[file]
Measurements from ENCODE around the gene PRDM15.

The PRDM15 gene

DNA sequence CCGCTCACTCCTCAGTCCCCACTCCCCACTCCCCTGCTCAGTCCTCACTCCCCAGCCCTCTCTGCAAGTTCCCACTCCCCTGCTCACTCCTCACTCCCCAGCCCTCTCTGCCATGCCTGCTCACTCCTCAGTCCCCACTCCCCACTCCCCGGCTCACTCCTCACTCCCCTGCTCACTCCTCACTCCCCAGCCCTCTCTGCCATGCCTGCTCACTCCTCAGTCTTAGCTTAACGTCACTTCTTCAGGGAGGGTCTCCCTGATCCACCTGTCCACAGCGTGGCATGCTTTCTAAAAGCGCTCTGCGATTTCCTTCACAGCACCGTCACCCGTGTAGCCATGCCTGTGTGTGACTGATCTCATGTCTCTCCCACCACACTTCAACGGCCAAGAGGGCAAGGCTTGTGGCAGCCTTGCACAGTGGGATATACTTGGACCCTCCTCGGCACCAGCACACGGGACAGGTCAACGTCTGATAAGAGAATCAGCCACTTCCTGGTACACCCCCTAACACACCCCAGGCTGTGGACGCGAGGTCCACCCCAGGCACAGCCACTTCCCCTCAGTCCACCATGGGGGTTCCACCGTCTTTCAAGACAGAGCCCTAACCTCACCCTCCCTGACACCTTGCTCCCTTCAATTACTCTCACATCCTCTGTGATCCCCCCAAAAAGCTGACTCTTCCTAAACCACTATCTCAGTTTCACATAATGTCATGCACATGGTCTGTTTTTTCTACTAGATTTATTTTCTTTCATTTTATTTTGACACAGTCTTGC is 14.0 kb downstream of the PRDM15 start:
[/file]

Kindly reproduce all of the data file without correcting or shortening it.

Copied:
Measurements from ENCODE around the gene PRDM15.

The PRDM15 gene

DNA sequence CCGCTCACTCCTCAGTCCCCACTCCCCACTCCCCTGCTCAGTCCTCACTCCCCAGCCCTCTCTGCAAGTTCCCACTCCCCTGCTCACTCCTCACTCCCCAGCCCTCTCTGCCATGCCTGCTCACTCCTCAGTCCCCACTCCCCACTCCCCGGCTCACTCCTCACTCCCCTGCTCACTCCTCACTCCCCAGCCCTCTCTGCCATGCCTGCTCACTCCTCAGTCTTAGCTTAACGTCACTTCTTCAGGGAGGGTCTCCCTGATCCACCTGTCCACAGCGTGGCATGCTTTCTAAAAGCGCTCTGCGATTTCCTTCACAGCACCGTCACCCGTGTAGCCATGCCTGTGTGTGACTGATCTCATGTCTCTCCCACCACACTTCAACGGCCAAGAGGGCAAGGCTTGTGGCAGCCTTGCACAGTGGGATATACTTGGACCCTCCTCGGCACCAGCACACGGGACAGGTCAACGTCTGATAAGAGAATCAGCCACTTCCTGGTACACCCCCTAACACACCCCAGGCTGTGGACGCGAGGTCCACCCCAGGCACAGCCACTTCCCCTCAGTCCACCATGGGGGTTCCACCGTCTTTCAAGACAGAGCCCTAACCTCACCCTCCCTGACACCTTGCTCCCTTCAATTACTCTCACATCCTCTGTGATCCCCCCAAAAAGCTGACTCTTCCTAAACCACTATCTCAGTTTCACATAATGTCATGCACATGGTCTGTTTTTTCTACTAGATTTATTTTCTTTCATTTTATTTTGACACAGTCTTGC is 14.0 kb downstream of the PRDM15 start: